As concerned companies flocked to San Francisco this week for the RSA Conference many will have been wondering how the cybersecurity industry planned to tackle the so-called "mega-breaches" such as the one against Sony last November.
Taking to the stage amid unprecedented demand for their products, many of the executives committed to investing in network visibility and analytics, in a bid to try an reclaim an online world that is eluding the grasp of businesses and governments alike.
Amit Yoran, president of RSA Security, a subsidiary of EMC, said: "The adversaries are outmanoeuvring the industry, they’re outgunning the industry, they’re winning by every single measure.
"We must adopt a deep and pervasive level of visibility everywhere, from the network to the cloud. Within our digital environments we need to know exactly which systems are communicating with which."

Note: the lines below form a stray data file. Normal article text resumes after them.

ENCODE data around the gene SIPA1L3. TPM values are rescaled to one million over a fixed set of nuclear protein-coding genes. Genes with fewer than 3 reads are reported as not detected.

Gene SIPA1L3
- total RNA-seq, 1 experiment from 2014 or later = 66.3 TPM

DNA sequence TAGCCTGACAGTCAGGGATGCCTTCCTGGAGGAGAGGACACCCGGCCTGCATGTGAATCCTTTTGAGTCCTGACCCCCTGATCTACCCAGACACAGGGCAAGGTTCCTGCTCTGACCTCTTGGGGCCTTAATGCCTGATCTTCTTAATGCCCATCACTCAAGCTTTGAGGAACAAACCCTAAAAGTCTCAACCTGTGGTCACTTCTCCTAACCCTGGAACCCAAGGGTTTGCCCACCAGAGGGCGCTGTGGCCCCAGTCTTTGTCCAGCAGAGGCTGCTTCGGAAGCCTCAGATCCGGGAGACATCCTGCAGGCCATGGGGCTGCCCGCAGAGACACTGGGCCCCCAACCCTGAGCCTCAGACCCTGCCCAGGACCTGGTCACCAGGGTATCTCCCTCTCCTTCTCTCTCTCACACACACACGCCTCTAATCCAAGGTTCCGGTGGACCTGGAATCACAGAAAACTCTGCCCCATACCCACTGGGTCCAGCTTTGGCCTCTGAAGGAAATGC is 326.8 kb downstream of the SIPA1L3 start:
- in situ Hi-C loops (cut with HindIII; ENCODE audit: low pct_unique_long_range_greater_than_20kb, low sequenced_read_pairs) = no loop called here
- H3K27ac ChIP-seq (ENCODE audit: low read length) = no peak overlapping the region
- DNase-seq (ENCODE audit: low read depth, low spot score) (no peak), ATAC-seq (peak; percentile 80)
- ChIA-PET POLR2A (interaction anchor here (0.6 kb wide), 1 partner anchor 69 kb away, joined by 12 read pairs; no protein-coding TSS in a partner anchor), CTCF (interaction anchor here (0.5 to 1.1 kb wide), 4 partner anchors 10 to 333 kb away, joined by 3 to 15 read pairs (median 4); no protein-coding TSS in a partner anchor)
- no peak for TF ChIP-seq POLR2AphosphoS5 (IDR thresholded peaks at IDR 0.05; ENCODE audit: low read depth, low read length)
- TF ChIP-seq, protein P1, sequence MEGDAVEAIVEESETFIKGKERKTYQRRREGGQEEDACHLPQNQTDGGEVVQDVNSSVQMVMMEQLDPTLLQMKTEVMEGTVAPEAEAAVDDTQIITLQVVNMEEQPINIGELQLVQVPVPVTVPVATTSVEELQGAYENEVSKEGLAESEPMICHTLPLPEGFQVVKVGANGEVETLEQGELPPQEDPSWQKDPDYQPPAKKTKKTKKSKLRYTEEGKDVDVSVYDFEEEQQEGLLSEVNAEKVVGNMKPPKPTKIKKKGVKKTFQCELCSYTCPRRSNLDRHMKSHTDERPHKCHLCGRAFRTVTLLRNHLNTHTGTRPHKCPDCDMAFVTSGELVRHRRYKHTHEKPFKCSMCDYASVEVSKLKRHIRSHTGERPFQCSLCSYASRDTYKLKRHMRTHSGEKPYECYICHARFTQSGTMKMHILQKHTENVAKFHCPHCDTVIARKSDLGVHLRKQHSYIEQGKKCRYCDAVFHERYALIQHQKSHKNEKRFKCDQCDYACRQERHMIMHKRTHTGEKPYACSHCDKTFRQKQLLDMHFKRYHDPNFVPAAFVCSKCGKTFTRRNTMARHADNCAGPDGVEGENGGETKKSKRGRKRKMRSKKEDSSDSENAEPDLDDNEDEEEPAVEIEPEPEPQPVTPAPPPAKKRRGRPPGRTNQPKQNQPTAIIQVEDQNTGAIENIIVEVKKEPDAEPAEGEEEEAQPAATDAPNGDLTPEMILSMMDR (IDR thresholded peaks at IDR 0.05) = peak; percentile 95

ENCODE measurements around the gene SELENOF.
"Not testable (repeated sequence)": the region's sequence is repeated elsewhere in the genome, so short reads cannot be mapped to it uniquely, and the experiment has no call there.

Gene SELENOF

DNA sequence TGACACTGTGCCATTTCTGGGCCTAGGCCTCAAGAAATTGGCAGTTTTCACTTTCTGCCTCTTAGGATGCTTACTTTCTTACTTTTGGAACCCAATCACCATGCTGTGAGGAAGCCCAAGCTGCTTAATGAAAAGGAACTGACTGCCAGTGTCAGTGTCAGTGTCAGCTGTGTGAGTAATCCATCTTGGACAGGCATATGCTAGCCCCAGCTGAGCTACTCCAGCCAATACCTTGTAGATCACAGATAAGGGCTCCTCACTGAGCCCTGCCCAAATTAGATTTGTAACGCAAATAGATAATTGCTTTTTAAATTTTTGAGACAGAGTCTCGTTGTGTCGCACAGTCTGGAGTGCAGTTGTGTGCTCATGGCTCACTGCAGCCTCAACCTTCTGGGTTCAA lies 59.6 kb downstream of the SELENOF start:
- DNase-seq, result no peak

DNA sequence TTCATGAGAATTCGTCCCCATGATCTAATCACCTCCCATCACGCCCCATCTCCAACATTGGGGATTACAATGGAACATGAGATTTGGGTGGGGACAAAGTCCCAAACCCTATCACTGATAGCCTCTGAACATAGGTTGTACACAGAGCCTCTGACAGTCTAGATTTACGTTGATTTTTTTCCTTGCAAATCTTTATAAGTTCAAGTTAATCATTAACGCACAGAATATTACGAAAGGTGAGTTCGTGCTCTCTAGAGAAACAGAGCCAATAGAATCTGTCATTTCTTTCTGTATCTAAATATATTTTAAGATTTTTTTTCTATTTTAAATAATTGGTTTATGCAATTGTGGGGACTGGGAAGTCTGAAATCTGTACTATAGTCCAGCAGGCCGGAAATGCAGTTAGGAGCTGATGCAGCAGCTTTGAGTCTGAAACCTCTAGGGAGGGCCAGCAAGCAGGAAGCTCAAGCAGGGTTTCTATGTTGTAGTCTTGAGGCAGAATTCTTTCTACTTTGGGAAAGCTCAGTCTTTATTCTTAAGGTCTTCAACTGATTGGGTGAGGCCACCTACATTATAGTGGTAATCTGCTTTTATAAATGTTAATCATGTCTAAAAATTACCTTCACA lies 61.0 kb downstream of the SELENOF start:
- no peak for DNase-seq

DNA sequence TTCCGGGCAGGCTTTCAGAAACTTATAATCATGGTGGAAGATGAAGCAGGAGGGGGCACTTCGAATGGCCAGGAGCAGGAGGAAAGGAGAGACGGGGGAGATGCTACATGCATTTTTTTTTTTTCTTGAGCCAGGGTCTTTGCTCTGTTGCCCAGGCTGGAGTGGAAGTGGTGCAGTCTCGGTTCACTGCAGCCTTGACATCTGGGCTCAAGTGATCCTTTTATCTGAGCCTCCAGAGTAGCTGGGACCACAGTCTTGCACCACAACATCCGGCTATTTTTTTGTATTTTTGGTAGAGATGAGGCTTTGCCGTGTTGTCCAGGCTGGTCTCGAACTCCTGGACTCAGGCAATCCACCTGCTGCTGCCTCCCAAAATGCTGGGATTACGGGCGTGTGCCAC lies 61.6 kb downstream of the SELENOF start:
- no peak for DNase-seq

He added that the industry was undergoing a change as the perimeter was made redundant by advances in mobile devices, a view that has grown increasingly common throughout the cybersecurity field.
Despite the industry’s failure funding for start-ups has reached record highs, with the research firm PrivCo reporting that the sector had secured more than $1bn (£670m) in the first quarter of 2015.
Scott Charney, CVP of Microsoft’s Trustworthy Computing division, said the rise of "destructive attacks" such as those carried out by the Stuxnet virus, which destroyed nuclear centrifuges in Iran, had changed the conversation.
"There is a fundamental shift happening: because of these destructive attacks the market has woken up," he said, adding that the move to mobile and cloud, both outside traditional perimeters, had also shaken up the industry.
Chris Young, SVP and GM of Intel Security, said: "We’ve had over 1,200 new companies created to go after the cybersecurity problem in last five years.
"As an industry we’re on our way to having over $100bn (£67bn) spent on cybersecurity solutions. We’ve got more dollars, more smart people and more important people paying attention to us."
Building on previous releases, Young’s firm will update its range to take account of the interest in data analytics and aid data sharing between firms, a function that US officials have increasingly called for as the cybersecurity crisis deepens.